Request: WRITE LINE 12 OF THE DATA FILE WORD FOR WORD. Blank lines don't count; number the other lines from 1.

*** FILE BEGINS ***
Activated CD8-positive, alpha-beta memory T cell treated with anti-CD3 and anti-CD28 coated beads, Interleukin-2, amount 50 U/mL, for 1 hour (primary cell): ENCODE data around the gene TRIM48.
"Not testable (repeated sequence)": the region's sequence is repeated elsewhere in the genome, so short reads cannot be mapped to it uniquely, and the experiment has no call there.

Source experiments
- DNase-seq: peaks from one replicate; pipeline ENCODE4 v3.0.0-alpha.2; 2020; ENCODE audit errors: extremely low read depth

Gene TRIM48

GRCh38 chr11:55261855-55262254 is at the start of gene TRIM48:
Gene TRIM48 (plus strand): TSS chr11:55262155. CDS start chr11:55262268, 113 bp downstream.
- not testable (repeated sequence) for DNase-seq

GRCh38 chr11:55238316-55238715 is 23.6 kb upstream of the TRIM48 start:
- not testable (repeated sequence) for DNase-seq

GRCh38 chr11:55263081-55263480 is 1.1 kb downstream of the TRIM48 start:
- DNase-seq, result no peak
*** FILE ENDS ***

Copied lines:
- DNase-seq, result no peak